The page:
Mike Merrill:

Wow. It’s truly inspiring. I’ve been to these industry events. National roofing expo, and around some of these seminars and sessions, and it is not uncommon to have somebody talking about KPost and the session that they just led or the technology they were utilizing. It really feels like as an organization, you’ve become a leader and an innovator, and you’re sharing best practices. You’re sharing some of these secrets with people that are companies that could be considered competitors, and you’re doing it willingly. Why?

 

Steve Little:

Well, that’s really an easy question. I mean, one of the things that, that the three of us decided when we started the company is that, we wanted to be the standard that the industry was compared to. There’s a number of great contractors in the DFW market, much less than the national marketplace. So it was really tough to start that. But we knew that if we took care of our people first, that everything would just fall right in-line. And then once we got it up and running, there’s a sense of pride in what you’re doing. Then if everybody is sharing great business practices, then it elevates our entire industry. The ones that don’t want to participate are no longer competitors because the ones that do want to participate then become the standard of the industry on which the client base wants to do business with.

 

Mike Merrill:

Yeah. That’s, that’s amazing. Jayne, with your role in all this, I mean, what, as, as “chief mother hen” also, what, what have you, from your position, what have you seen that you’re proud of that you’re excited about? Or that you feel like is something that, you’ve accomplished part of what you set out to do when you started this with Keith and Steve?

 

Jayne Williams:

I think what impresses me the most and what makes my heart swell, I guess the word, is seeing long-term employees. People that have been here since day one or been here for 10 years, who still enjoy their job. They still want to be here. They want to be part of the family. It’s truly a family atmosphere. I have seen babies born, and quinceaneras, and everything that is a family type atmosphere. Long-term employees that want to call me when something wonderful happens or something bad happened. And I think that really shows that we set out to make this a special place to work. You could still make good money and you can take care of your family but you could also be part of something really special.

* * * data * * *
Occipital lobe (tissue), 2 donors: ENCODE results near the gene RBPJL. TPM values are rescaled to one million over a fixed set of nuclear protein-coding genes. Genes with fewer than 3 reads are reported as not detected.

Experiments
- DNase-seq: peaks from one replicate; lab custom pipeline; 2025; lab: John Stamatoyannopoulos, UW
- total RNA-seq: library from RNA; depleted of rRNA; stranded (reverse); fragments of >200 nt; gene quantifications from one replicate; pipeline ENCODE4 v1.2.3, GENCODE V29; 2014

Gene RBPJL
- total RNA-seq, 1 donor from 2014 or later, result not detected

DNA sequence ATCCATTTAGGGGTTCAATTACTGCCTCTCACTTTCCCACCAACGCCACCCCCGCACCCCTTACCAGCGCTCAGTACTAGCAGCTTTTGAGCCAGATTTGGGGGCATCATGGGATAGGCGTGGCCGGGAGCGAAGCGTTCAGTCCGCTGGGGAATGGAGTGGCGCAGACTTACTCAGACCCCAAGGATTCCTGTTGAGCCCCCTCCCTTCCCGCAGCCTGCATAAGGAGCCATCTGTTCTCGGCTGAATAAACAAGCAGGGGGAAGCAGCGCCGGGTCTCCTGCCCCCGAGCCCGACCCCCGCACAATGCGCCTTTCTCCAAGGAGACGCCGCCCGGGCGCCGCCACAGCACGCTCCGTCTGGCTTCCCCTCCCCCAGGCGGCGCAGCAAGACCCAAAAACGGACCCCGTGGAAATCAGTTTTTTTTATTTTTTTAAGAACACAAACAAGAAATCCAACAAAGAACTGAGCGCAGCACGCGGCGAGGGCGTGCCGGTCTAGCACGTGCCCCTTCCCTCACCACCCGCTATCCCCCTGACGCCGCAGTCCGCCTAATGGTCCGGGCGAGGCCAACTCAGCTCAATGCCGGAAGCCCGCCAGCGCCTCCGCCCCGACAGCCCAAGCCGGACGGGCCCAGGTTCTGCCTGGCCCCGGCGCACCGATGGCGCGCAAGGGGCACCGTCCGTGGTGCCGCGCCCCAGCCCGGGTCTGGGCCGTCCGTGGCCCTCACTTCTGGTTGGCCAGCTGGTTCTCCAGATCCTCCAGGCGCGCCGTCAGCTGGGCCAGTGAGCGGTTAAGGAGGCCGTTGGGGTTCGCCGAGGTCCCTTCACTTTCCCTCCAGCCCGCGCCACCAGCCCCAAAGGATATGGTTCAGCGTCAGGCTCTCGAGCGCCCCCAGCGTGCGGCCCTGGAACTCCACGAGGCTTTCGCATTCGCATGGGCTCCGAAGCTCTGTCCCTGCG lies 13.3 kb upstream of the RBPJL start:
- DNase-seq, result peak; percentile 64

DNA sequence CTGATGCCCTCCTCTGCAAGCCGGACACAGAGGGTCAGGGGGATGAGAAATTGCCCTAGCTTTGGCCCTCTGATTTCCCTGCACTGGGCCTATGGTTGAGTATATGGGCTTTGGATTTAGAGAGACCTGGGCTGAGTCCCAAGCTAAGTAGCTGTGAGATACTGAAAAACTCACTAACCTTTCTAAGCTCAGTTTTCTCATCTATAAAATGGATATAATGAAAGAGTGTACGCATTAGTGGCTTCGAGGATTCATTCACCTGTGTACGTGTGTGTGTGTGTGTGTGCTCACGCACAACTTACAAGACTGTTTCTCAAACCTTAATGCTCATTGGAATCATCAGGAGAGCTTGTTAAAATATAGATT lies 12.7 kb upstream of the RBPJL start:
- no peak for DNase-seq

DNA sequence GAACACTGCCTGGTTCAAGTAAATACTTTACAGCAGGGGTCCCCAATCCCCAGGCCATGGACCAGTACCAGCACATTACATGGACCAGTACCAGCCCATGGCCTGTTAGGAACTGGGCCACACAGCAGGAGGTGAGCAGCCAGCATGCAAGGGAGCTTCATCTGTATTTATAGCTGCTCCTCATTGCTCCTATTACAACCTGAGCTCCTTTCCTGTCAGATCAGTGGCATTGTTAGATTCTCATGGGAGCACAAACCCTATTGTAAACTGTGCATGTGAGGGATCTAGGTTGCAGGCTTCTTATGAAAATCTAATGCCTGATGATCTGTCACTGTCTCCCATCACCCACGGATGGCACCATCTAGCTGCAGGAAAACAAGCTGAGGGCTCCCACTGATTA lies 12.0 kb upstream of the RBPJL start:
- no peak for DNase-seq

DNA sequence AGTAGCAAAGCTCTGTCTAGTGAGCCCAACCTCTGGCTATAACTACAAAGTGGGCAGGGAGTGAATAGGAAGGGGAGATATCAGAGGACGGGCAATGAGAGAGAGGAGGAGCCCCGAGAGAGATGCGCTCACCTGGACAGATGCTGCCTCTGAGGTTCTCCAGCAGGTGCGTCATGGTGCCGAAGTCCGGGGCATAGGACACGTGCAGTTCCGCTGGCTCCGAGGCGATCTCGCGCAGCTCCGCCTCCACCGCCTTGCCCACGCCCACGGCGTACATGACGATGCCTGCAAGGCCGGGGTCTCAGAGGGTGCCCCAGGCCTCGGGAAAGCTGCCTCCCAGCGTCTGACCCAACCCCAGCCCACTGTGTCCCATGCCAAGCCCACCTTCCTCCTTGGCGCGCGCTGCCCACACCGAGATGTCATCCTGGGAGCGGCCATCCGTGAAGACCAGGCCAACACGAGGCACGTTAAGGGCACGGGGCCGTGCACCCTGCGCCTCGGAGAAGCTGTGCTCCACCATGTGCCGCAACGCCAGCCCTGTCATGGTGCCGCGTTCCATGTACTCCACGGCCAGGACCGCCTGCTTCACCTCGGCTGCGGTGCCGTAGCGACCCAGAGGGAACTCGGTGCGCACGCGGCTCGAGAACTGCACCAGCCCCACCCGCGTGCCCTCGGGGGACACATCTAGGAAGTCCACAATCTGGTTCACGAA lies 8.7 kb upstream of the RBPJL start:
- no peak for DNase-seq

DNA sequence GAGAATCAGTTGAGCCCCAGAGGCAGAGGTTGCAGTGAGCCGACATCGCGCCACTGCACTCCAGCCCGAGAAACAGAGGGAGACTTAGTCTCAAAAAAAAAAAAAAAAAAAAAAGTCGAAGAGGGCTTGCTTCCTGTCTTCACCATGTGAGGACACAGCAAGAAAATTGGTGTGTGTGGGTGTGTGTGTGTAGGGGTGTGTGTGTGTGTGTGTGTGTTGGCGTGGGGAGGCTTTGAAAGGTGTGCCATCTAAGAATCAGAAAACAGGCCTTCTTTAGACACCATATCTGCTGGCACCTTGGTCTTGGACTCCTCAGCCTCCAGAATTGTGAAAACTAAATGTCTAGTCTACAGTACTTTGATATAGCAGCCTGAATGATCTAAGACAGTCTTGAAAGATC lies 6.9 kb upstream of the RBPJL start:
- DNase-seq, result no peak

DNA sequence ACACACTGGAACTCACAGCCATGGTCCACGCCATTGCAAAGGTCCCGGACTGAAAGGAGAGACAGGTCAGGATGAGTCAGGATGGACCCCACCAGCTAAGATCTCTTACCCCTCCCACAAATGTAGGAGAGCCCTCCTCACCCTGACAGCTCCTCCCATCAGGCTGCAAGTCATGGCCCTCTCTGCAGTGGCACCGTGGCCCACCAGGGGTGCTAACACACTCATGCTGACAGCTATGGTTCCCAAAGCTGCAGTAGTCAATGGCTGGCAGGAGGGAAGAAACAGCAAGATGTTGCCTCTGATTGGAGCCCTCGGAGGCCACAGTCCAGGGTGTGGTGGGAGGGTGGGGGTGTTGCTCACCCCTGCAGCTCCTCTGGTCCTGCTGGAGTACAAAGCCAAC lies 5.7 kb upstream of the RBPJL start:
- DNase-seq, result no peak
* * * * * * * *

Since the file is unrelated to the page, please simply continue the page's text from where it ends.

Mike Merrill:

Wow. Yeah. What I’m, what I’m hearing is you, you invest in your employees, not just financially, although you do that too, but you invest in them as individuals, as a family member.

 

Jayne Williams:

Yeah, exactly.

 

Keith Post:

I think what’s kind of cool for me is having friends who are not in our industry. Who when their kids grow up and graduate from high school or college, say, “Man, he put my guy to work”, “He put my daughter to work”, “I admire you guys”, “You guys are doing some good things”. To have their siblings come here and start a career and hearing the accolades back from the parents saying, “Man, it’s the best place my kid could ever go”. You can’t ask for anything more than that. I mean, that really makes the world go round for me. Giving back to these kids and making our industry better. So we’re doing something right when, when those things happen.

 

Steve Little:

I’m knocking on wood over here Mike. We got to make sure that we don’t read too much of our own press because every day, every day it’s hard. Every day you have to get up and start all over again. I think the thing that we share with new employees is that this needs to be the place that you can’t wait to get up in the morning. It’s going be work and it’s not going to be perfect. We have to work some place to be able to do great compensation, to take care of our families. We hope that we provide that type of atmosphere here KPost. I was a little surprised that Jayne also didn’t include in part of what she’s proud of is that we carry a point-five-o mod rate. Which is an EMR modification rate from the insurance industry. It’s a scorecard, to where we are on safety for workman’s comp.

And so everybody starts off with a one-0 and like golf, if you get bogeys, your score goes up. So everybody pays a dollar for insurance. Those bogeys mean you pay a dollar 50, a dollar 25 et cetera. Your rating is a 1.25 or 1.5. The roofing industry average is just under 1.0. It’s in the nineties. We’ve got a 0.5, a log rate on $16 million worth of operational payroll. And it all started with Jayne’s, “I’m going to get our boys and girls home every night”. That was the thing that we started from the very first day. We remember those safety meetings we did in the back of the strip center. Literally strips center, where we had offices in the front and a thousand square feet in the back. That was our storage and our safety or whatever. Jayne would be back there with Perez, who’s now a coach and a safety officer for our company. They would for the two crews we had, or the 12 people that we had, they would conduct weekly safety meetings.